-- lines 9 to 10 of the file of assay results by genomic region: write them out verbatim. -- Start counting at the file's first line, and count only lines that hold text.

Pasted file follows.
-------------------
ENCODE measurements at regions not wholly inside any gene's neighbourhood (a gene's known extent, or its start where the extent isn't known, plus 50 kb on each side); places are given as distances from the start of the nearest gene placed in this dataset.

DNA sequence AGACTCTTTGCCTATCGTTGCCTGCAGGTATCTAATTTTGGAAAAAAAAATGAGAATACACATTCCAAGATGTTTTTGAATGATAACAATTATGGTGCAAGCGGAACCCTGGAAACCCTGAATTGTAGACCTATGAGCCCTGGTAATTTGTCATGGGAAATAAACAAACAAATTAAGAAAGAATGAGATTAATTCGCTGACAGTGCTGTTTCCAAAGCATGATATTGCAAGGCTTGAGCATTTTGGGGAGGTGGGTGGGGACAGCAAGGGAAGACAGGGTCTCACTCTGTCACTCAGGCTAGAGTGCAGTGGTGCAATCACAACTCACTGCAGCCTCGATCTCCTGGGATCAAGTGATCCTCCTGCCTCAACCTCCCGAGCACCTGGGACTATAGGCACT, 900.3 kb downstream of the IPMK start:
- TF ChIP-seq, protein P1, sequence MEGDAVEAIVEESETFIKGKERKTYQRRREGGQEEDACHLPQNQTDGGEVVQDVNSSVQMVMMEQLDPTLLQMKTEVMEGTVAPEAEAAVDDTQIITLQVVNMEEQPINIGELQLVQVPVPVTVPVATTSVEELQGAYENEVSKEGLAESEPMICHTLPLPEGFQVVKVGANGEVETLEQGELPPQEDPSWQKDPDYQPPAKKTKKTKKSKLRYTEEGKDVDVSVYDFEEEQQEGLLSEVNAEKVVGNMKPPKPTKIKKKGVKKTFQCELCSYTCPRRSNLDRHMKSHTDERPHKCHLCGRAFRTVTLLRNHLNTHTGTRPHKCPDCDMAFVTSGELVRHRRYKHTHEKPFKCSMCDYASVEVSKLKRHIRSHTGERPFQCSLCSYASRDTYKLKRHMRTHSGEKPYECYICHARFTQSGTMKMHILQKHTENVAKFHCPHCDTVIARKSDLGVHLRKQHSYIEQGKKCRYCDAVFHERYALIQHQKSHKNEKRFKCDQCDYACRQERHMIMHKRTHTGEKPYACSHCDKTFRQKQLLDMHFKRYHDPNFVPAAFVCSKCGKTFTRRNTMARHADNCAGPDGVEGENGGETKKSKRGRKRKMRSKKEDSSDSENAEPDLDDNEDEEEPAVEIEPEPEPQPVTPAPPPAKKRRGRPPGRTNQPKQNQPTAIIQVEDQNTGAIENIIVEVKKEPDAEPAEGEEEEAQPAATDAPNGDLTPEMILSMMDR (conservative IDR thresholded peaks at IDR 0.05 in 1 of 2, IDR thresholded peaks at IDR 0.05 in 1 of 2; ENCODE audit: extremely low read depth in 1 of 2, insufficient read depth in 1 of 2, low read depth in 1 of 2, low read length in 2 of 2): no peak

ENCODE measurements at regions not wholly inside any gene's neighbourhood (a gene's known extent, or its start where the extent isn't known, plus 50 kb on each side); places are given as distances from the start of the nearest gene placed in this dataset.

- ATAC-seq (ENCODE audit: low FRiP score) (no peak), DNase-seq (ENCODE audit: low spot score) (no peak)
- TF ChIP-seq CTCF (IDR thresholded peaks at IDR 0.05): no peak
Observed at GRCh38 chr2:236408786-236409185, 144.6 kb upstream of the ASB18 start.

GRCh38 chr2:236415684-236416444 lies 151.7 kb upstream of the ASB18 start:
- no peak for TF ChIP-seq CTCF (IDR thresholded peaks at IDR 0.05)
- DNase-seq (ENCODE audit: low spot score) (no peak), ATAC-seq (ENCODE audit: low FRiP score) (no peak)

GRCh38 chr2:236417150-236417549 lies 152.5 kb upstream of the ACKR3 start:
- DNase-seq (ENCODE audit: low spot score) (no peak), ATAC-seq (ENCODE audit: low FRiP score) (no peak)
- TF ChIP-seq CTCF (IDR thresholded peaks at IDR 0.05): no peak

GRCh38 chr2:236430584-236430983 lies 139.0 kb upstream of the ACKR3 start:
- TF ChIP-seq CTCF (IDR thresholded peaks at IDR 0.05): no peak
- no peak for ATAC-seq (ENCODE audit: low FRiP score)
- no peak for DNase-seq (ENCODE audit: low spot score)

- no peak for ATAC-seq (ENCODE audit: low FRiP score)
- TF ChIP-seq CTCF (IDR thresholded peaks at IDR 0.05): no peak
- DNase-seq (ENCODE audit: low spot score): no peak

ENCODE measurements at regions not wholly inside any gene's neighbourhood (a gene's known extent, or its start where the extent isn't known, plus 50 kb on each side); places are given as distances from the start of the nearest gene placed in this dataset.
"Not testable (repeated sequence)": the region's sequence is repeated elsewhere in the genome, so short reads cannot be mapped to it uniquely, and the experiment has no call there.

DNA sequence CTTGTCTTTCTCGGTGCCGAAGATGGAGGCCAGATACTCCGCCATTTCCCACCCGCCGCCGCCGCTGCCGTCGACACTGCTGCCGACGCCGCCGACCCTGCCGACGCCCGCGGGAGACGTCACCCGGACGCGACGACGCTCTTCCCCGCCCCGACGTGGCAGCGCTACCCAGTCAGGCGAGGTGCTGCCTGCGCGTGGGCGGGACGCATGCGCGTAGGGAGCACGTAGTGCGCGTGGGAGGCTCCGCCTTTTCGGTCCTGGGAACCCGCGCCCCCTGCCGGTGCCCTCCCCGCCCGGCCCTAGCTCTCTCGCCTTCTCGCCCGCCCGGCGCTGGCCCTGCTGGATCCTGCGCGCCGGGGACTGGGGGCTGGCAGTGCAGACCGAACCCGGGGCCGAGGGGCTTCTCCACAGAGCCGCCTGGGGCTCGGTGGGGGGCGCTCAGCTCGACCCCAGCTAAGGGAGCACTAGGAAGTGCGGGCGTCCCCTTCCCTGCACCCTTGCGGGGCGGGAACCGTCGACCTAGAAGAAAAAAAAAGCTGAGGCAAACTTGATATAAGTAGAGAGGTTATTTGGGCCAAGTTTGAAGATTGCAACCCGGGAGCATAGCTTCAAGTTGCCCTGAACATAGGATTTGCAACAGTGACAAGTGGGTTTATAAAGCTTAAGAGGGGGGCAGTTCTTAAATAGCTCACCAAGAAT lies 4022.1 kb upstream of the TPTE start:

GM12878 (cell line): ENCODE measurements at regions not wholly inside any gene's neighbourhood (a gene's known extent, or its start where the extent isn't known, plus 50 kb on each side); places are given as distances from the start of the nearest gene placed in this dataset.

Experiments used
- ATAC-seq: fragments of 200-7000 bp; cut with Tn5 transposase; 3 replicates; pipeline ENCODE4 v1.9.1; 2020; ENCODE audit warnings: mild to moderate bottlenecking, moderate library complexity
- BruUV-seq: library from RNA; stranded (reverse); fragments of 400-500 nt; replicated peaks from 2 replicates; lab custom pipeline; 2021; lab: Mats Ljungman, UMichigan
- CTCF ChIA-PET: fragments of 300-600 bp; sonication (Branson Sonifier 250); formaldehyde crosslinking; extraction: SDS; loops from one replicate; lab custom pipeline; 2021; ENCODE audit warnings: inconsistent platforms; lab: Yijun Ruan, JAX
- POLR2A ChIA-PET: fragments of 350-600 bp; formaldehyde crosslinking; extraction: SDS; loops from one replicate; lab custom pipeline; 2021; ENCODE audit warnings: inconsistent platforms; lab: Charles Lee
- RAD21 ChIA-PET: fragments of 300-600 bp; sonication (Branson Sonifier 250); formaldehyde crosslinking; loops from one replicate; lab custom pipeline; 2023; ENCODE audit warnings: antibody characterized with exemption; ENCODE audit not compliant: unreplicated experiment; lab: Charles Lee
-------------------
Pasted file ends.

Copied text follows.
- no peak for TF ChIP-seq CTCF (IDR thresholded peaks at IDR 0.05)
- DNase-seq (ENCODE audit: low spot score) (no peak), ATAC-seq (ENCODE audit: low FRiP score) (no peak)